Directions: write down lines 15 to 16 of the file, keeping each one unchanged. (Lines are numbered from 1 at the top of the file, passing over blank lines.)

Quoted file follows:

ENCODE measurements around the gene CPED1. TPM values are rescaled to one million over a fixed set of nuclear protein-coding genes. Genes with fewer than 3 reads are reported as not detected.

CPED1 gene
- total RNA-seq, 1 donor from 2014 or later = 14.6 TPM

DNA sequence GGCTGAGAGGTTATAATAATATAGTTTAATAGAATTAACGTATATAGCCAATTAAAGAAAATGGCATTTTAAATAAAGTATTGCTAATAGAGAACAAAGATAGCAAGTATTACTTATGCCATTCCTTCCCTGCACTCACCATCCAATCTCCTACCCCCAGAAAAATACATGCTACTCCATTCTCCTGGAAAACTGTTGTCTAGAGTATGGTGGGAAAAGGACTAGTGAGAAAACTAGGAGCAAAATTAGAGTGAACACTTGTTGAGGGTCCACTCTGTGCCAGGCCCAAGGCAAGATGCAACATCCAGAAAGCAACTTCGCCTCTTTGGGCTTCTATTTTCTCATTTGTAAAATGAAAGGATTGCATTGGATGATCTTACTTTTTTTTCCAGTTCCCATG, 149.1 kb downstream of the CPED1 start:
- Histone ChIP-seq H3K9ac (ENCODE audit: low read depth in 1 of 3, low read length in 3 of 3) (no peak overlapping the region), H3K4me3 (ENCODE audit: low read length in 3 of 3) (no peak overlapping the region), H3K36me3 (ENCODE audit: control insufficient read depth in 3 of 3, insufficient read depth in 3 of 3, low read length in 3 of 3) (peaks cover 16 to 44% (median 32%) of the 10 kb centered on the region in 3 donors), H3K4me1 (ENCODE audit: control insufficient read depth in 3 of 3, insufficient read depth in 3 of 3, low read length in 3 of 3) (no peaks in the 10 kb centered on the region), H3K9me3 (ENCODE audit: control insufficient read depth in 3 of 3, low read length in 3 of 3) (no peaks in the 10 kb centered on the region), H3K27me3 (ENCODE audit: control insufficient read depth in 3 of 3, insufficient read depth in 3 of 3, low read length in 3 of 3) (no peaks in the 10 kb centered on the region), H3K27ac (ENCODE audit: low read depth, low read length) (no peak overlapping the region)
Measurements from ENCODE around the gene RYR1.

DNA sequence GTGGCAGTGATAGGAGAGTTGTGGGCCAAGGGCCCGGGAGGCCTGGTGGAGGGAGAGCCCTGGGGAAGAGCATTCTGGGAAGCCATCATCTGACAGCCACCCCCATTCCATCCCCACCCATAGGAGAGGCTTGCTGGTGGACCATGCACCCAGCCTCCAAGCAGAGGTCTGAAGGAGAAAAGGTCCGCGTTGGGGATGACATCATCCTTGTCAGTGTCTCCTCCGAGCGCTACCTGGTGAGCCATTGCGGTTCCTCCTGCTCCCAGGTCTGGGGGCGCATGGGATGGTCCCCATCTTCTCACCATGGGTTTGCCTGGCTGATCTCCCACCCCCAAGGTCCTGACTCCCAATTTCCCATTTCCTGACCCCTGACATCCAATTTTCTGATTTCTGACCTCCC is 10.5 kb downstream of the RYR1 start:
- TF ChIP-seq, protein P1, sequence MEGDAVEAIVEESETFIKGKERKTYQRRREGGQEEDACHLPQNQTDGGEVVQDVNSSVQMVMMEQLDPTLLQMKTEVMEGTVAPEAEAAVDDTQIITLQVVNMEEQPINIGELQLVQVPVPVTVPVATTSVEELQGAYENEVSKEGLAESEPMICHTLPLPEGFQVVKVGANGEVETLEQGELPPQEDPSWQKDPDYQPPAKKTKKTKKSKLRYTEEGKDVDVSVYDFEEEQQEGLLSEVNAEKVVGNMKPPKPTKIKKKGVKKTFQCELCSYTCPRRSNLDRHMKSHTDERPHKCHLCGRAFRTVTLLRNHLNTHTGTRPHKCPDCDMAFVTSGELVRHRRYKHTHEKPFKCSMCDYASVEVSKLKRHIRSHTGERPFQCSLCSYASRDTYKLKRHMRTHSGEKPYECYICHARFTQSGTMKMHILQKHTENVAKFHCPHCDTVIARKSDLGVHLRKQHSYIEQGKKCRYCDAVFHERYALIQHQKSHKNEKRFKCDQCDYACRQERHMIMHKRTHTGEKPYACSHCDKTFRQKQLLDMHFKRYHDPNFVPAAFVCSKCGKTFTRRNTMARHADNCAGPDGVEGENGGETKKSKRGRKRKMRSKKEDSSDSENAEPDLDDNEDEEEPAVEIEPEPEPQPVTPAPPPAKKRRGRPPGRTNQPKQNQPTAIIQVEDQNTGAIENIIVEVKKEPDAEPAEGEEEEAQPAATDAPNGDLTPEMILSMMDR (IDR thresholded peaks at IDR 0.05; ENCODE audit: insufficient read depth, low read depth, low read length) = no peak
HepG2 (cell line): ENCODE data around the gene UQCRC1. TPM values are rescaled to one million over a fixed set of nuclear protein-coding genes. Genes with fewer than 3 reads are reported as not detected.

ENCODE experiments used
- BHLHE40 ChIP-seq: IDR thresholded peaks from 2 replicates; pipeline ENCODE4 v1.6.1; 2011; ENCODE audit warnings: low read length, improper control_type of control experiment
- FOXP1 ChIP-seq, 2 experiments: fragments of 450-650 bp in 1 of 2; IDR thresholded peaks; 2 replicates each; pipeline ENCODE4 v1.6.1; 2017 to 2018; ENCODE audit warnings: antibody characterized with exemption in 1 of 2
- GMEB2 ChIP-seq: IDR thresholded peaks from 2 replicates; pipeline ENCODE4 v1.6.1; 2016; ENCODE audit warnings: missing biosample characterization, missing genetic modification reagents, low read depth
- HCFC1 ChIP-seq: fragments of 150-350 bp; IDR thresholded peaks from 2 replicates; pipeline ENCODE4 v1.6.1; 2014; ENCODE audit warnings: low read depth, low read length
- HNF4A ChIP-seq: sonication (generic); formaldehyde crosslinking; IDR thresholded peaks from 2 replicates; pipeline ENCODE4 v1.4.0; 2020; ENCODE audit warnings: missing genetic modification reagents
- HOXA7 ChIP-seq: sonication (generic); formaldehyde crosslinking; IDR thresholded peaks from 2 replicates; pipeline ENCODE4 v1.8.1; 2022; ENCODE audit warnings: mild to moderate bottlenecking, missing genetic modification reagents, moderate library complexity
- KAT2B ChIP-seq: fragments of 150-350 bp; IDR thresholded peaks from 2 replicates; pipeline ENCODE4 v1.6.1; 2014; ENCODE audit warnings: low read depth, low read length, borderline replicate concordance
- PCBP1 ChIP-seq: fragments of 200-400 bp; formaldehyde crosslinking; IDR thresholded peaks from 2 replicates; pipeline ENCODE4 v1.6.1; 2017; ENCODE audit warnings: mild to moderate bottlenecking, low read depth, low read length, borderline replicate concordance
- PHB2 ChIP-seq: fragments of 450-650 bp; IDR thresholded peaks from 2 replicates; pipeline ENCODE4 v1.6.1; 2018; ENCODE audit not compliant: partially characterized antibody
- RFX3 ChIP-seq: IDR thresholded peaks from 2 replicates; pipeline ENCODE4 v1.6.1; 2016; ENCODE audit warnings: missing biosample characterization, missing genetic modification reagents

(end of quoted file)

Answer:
- HNF4A ChIP-seq: sonication (generic); formaldehyde crosslinking; IDR thresholded peaks from 2 replicates; pipeline ENCODE4 v1.4.0; 2020; ENCODE audit warnings: missing genetic modification reagents
- HOXA7 ChIP-seq: sonication (generic); formaldehyde crosslinking; IDR thresholded peaks from 2 replicates; pipeline ENCODE4 v1.8.1; 2022; ENCODE audit warnings: mild to moderate bottlenecking, missing genetic modification reagents, moderate library complexity